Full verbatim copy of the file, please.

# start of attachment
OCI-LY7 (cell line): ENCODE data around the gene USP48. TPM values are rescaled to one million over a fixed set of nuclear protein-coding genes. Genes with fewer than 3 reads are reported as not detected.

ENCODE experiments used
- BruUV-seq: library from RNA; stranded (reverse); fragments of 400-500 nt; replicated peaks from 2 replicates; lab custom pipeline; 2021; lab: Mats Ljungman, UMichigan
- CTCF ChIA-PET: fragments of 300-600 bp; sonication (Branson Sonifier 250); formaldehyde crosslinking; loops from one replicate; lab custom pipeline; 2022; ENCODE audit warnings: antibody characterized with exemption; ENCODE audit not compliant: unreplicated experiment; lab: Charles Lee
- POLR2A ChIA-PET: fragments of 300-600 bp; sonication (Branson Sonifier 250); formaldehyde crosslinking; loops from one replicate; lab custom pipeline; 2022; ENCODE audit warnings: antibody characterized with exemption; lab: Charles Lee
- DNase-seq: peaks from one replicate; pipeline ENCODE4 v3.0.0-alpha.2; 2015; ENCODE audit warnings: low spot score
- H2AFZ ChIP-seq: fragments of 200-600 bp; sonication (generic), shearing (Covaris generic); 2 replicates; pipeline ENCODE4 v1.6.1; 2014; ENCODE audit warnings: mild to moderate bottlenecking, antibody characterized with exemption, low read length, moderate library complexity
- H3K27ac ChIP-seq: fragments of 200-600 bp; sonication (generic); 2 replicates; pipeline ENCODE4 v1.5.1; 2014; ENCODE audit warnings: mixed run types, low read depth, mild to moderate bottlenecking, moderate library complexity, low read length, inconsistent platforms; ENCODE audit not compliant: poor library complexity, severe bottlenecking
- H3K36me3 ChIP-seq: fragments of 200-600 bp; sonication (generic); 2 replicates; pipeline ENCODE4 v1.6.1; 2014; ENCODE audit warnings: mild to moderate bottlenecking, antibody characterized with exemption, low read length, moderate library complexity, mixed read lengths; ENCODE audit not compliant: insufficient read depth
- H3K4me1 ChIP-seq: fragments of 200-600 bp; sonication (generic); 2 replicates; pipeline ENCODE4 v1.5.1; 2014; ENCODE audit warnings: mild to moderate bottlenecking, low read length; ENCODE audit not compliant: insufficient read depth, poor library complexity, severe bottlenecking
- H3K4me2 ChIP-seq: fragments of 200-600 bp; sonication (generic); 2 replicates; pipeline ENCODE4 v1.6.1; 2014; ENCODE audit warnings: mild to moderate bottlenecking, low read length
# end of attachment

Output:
OCI-LY7 (cell line): ENCODE data around the gene USP48. TPM values are rescaled to one million over a fixed set of nuclear protein-coding genes. Genes with fewer than 3 reads are reported as not detected.

ENCODE experiments used
- BruUV-seq: library from RNA; stranded (reverse); fragments of 400-500 nt; replicated peaks from 2 replicates; lab custom pipeline; 2021; lab: Mats Ljungman, UMichigan
- CTCF ChIA-PET: fragments of 300-600 bp; sonication (Branson Sonifier 250); formaldehyde crosslinking; loops from one replicate; lab custom pipeline; 2022; ENCODE audit warnings: antibody characterized with exemption; ENCODE audit not compliant: unreplicated experiment; lab: Charles Lee
- POLR2A ChIA-PET: fragments of 300-600 bp; sonication (Branson Sonifier 250); formaldehyde crosslinking; loops from one replicate; lab custom pipeline; 2022; ENCODE audit warnings: antibody characterized with exemption; lab: Charles Lee
- DNase-seq: peaks from one replicate; pipeline ENCODE4 v3.0.0-alpha.2; 2015; ENCODE audit warnings: low spot score
- H2AFZ ChIP-seq: fragments of 200-600 bp; sonication (generic), shearing (Covaris generic); 2 replicates; pipeline ENCODE4 v1.6.1; 2014; ENCODE audit warnings: mild to moderate bottlenecking, antibody characterized with exemption, low read length, moderate library complexity
- H3K27ac ChIP-seq: fragments of 200-600 bp; sonication (generic); 2 replicates; pipeline ENCODE4 v1.5.1; 2014; ENCODE audit warnings: mixed run types, low read depth, mild to moderate bottlenecking, moderate library complexity, low read length, inconsistent platforms; ENCODE audit not compliant: poor library complexity, severe bottlenecking
- H3K36me3 ChIP-seq: fragments of 200-600 bp; sonication (generic); 2 replicates; pipeline ENCODE4 v1.6.1; 2014; ENCODE audit warnings: mild to moderate bottlenecking, antibody characterized with exemption, low read length, moderate library complexity, mixed read lengths; ENCODE audit not compliant: insufficient read depth
- H3K4me1 ChIP-seq: fragments of 200-600 bp; sonication (generic); 2 replicates; pipeline ENCODE4 v1.5.1; 2014; ENCODE audit warnings: mild to moderate bottlenecking, low read length; ENCODE audit not compliant: insufficient read depth, poor library complexity, severe bottlenecking
- H3K4me2 ChIP-seq: fragments of 200-600 bp; sonication (generic); 2 replicates; pipeline ENCODE4 v1.6.1; 2014; ENCODE audit warnings: mild to moderate bottlenecking, low read length